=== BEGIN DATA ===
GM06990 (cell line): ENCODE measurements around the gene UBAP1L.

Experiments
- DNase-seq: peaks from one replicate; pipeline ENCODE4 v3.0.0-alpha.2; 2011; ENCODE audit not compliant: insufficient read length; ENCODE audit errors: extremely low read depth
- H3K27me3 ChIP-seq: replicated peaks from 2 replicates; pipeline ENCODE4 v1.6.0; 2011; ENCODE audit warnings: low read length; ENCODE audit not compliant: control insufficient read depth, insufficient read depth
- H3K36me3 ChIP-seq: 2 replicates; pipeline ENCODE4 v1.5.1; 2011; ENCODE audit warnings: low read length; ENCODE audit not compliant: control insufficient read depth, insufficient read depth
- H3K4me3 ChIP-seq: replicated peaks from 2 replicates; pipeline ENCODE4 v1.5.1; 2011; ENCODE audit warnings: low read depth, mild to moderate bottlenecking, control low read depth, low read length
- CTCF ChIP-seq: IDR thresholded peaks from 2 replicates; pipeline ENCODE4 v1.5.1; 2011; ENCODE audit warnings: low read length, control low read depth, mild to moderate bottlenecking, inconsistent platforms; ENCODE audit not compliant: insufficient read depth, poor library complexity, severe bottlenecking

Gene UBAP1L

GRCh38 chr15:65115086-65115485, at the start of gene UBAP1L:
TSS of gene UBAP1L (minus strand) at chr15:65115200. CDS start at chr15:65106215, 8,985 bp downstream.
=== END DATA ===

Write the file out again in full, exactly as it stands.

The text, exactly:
GM06990 (cell line): ENCODE measurements around the gene UBAP1L.

Experiments
- DNase-seq: peaks from one replicate; pipeline ENCODE4 v3.0.0-alpha.2; 2011; ENCODE audit not compliant: insufficient read length; ENCODE audit errors: extremely low read depth
- H3K27me3 ChIP-seq: replicated peaks from 2 replicates; pipeline ENCODE4 v1.6.0; 2011; ENCODE audit warnings: low read length; ENCODE audit not compliant: control insufficient read depth, insufficient read depth
- H3K36me3 ChIP-seq: 2 replicates; pipeline ENCODE4 v1.5.1; 2011; ENCODE audit warnings: low read length; ENCODE audit not compliant: control insufficient read depth, insufficient read depth
- H3K4me3 ChIP-seq: replicated peaks from 2 replicates; pipeline ENCODE4 v1.5.1; 2011; ENCODE audit warnings: low read depth, mild to moderate bottlenecking, control low read depth, low read length
- CTCF ChIP-seq: IDR thresholded peaks from 2 replicates; pipeline ENCODE4 v1.5.1; 2011; ENCODE audit warnings: low read length, control low read depth, mild to moderate bottlenecking, inconsistent platforms; ENCODE audit not compliant: insufficient read depth, poor library complexity, severe bottlenecking

Gene UBAP1L

GRCh38 chr15:65115086-65115485, at the start of gene UBAP1L:
TSS of gene UBAP1L (minus strand) at chr15:65115200. CDS start at chr15:65106215, 8,985 bp downstream.